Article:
Scouting has, on the whole, been good to me. I've learned any number of valuable skills, and I think I am a better person for the messages and lessons of the Scout Law and Oath.
I got into both fishing and firearms through scouting, one through the riflery merit badge, the other through getting a fishing pole in reward for selling popcorn. I do both competitively now, though I haven't been able to shoot such for quite some time. I write this blog, started because of my interest in firearms. Even my major, Mechanical Engineering, has some factors from scouting. It's everywhere in my life.
Scouting teaches young boys how to be men. Done right, it teaches the assorted skills necessary to be self sufficient in life, from finances to cooking to communicating. It also teaches the proper uses of those skills. Communication skills can just as easily be turned to deception and ill as honest purposes. Scouting seems a near perfect learning tool, far better than modern public education.
Why then do only one in four boys across the nation ever join the scouts? Those numbers are down far from their former highs. I can't pick out any single cause for this shift. Contributing factors probably include the plethora of other activities available to people, the increase in schoolwork, and the modern style of parenting. Shorter version, Scouting is not the cool thing to do.
The other baffling thing to me is why so many scouts never finish the road and become Eagles. 99 scouts out of a hundred will not make Eagle. I think that this is probably also multifaceted, maybe even moreso than enrollment. On the one hand, all the assorted reasons to not join in the first place still apply. Adding to that the true difficulty of the rank, and some institutional problems, and I can understand a high rate of attrition. 1% completion is not a good sign though. (Yes, this assumes that Eagle is 'completion' but really, it is. It's the last stage in the natural course of scouting)
Scouting is worthwhile. Scouting looks good on resumes because it legitimately means that the applicant has marketable skills. The army automatically promotes Eagle Scouts to Private First Class on enlistment. Over 75% of men at the Military Academies are Eagle Scouts. Scouting helps people.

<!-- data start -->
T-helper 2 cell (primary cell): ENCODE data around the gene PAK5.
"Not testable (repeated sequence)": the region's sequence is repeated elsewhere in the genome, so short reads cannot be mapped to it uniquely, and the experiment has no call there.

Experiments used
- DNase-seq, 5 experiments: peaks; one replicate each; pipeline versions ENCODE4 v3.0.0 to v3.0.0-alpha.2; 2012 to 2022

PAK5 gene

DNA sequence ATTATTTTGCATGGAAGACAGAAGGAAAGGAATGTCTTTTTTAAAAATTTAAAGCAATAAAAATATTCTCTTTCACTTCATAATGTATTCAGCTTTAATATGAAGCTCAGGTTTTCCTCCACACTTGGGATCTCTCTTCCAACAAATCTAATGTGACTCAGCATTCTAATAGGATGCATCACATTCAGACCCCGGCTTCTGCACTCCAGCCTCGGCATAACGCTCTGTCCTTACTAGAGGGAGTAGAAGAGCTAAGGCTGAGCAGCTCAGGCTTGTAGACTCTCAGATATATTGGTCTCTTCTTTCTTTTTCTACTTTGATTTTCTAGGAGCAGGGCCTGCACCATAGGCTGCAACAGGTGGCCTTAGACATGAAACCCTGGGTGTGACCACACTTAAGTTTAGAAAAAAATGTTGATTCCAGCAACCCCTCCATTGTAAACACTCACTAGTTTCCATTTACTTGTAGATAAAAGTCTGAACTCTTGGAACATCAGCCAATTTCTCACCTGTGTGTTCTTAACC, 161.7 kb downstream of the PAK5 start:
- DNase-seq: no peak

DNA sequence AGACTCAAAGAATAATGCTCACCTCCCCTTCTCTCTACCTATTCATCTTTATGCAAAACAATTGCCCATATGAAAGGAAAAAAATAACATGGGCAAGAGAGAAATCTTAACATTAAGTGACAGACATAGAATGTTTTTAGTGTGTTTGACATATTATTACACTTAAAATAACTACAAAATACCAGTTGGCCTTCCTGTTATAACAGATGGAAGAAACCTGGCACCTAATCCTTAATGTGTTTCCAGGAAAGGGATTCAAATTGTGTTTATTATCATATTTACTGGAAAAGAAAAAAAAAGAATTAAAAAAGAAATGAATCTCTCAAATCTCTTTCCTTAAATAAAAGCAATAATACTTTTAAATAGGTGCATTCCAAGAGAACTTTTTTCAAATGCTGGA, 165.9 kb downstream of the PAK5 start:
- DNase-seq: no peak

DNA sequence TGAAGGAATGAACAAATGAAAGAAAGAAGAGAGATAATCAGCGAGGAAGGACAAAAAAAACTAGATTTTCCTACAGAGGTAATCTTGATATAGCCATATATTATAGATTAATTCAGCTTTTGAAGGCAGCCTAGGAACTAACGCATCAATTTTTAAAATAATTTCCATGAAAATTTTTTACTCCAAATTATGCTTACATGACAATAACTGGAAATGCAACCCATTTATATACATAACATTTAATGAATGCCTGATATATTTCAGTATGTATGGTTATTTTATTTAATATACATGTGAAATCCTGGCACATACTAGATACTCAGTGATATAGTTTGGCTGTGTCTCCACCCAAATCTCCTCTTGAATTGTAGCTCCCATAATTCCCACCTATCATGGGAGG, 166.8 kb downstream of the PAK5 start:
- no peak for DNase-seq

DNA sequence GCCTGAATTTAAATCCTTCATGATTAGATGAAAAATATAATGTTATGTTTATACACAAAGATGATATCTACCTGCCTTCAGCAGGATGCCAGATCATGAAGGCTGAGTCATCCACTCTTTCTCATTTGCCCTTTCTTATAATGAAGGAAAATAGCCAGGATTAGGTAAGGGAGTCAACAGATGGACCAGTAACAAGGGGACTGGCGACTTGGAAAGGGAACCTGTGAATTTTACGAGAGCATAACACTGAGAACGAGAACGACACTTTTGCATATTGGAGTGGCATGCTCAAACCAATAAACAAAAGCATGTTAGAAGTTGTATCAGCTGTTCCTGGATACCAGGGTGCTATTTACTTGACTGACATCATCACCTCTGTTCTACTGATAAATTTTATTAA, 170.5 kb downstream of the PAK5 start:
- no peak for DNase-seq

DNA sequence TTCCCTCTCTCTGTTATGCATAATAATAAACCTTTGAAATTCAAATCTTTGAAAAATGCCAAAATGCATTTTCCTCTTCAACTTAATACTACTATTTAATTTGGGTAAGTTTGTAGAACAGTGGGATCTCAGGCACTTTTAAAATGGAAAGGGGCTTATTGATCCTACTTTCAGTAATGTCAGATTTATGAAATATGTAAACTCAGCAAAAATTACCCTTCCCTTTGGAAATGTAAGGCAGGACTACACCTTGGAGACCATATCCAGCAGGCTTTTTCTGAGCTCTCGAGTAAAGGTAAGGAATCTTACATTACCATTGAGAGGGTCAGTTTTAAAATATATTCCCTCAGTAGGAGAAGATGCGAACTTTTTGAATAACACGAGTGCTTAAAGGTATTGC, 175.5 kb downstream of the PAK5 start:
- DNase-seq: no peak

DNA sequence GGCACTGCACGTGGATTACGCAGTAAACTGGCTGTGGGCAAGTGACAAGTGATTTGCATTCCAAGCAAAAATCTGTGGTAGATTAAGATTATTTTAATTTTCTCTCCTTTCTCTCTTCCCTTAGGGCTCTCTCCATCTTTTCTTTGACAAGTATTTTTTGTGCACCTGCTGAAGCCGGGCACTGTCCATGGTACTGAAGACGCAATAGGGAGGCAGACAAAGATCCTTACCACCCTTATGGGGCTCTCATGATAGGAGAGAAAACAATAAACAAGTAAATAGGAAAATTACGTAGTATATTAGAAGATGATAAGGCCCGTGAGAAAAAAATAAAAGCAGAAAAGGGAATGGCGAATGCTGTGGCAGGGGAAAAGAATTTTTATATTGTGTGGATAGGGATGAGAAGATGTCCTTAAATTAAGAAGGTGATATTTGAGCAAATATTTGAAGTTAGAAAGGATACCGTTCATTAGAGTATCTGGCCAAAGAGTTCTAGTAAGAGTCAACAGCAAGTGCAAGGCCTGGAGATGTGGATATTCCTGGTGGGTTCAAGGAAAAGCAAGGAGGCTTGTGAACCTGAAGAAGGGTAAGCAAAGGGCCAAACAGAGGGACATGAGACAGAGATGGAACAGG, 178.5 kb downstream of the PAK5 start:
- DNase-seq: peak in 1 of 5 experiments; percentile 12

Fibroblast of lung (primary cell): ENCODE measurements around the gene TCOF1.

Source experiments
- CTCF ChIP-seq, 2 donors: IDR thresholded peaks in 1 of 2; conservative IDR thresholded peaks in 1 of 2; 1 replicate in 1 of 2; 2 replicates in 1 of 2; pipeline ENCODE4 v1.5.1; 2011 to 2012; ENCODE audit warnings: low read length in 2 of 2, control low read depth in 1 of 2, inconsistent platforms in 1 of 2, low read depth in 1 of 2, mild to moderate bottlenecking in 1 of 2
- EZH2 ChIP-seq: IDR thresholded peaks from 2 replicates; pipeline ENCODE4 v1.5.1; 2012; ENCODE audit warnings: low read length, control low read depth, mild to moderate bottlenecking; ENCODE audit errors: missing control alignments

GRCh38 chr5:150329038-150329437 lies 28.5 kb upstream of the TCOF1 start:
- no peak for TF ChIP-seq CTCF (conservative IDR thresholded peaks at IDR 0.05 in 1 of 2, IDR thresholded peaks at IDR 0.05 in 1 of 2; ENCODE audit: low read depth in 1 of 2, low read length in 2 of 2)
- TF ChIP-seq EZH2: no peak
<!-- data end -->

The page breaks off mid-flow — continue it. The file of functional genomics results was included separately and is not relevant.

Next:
If you have kids, or are yourself of scouting age, I recommend scouting.
That being said, I have some bones to pick.
First, to just get this out of the way, the BSA stance on homosexual leaders is just silly. Homosexuality does not equate with pedophilia. Gay leaders are no more a threat than woman leaders, which are widely accepted. It also rings a little disingenuous with the spirit of scouting, which leaves no room for unjust discrimination.
Second, certain sectors of the scouting administration seem to have lost sight of what said spirit is. My troop has been criticized and examined because we have had an extraordinarily high retention and Eagle rate. More boys in our troop make Eagle than not by a healthy margin, due to truly exemplary leadership. Instead of greeting this record with praise, appreciation, or good will, it is treated with suspicion, because perhaps we are cutting corners and doing things the easy way out. We're not.
Also, I have seen firsthand and heard countless other counts of Eagle Projects hijacked. National requires an adult coach, and my council required a mentor. In many cases, the coach and mentor overstep their role as advisors and helpers into planners and doers. The project becomes more theirs than the scout's. That is screwed up. If Eagle is supposed to be a sign of true leadership potential, then why are these leaders taking away that role? Also, the projects that the scouts put forward may not be professional quality work, but that's proper. The scouts aren't professionals. It should be a good project, well done and useful, but it doesn't need to be professional grade. Similarly, contracting out the building or design to professionals seems counterproductive.
Scouting is hurting right now. There are things that can be fixed, on a national, council, troop and individual level to help. The councils and national both seem to be getting bureaucratic to an unhealthy level, and unconcerned with the ideals and spirit of scouting. I hope the 100th anniversary can serve as a rejuvenation period, and stop some of the problems that are cropping up. I have my doubts
All that being said, the balance is still towards scouting by a huge margin. The problems are small. Society would be well served with more scouts, and scouting itself would be likely to benefit, with some of the problems adjusting for the new impressions, scouts, expectations, and pressures. If you're involved in scouting at all, I commend you.